It may not always be obvious how the gain-bandwidth product (GBW) of an op amp may affect your circuits. Macro-models have a fixed GBW. Though you can look inside these models, it’s best not to tinker with them. What to do?
You can use a generic op amp model in SPICE to check your circuits for sensitivity to GBW. Most SPICE-based circuit simulators have a simple op amp model that you can easily modify. TINA’s is shown in figure 1.
First, set its DC open-loop gain to 1M (120dB). Then, a dominate pole frequency (entered in Hz) will create a GBW of the amplifier in MHz. In this example, a 10Hz dominate pole creates a GBW of 10MHz. Figure 2 shows the open-loop response for three different gain-bandwidths, 5MHz, 10MHz and 100MHz.
Note that that this simple model also includes a second pole (some folks call it a nuisance pole). In some cases, you may want to make this second pole a very high frequency such as 10GHz. This will create an ideal 90° phase margin for any reasonable GBW. In this example, I set the second pole at 100MHz, equal to the highest GBW that I’m simulating. You can see the effect of this second pole in the 100MHz GBW response, causing the open-loop response to bend downward at 100MHz. It causes the unity-gain bandwidth to pull in to approximately 78MHz, similar to what you might see with a real op amp of this GBW. Unity-gain bandwidth and GBW of a real op amp are not necessarily the same number. (Does this need another blog?)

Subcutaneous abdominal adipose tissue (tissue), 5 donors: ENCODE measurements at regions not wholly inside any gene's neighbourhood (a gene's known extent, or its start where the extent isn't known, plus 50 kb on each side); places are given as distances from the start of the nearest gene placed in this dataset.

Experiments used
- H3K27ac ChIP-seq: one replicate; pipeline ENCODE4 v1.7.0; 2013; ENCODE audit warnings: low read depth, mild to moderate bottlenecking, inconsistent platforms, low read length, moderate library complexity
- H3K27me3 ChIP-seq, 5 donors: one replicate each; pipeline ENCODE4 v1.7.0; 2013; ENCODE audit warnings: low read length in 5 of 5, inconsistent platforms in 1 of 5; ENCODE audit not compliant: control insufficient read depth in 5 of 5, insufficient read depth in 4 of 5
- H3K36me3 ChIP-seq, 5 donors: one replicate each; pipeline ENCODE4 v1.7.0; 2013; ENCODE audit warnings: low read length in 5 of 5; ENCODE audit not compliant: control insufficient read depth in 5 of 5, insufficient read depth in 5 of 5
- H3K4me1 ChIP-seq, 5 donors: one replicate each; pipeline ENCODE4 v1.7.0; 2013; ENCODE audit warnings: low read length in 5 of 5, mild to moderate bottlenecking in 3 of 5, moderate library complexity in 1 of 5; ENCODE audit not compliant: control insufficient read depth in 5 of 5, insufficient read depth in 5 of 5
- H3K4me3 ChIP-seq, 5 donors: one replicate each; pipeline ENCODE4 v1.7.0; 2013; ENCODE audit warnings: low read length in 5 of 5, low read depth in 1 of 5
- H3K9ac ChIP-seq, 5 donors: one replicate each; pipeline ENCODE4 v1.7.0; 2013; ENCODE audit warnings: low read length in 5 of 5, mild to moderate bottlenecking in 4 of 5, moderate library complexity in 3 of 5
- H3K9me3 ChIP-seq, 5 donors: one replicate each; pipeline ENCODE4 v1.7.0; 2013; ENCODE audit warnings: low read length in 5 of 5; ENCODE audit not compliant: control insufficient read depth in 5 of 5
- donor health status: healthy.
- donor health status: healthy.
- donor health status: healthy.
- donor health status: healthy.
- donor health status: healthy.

Active filter designs can be tricky to judge GBW requirements and are a good case for use of this technique. FilterPro, used to design the Chebyshev1 filter in figure 3, provides GBW recommendations but its guidelines may be more stringent than needed in some circumstances. For this design, it recommends a 100MHz or greater GBW to achieve nearly ideal filter design characteristics. I simulated the design using the three gain-bandwidths shown in figure 2, 5MHz, 10MHz and 100MHz. With these results you might decide that a GBW less than 100MHz could be satisfactory. For final simulations, you should use the macro-model for the op amp you select.
I used the parameter stepping function in TINA, varying the dominate pole to change the GBW. Other simulators have similar capability. Of course, parameters could be changed manually, too. Either way, varying the GBW of a generic op amp model will give you insight on its effect in your circuits.
Have you used a generic op amp model to vary other parameters? Comments welcome.
Bruce email: email@example.com (Email for direct communications. Comments for all, below.)
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Note 1: Geek fact—Chebyshev (Чебышёв) was a Russian mathematician who died in 1894. Use of his polynomials to create equal-ripple filters came later.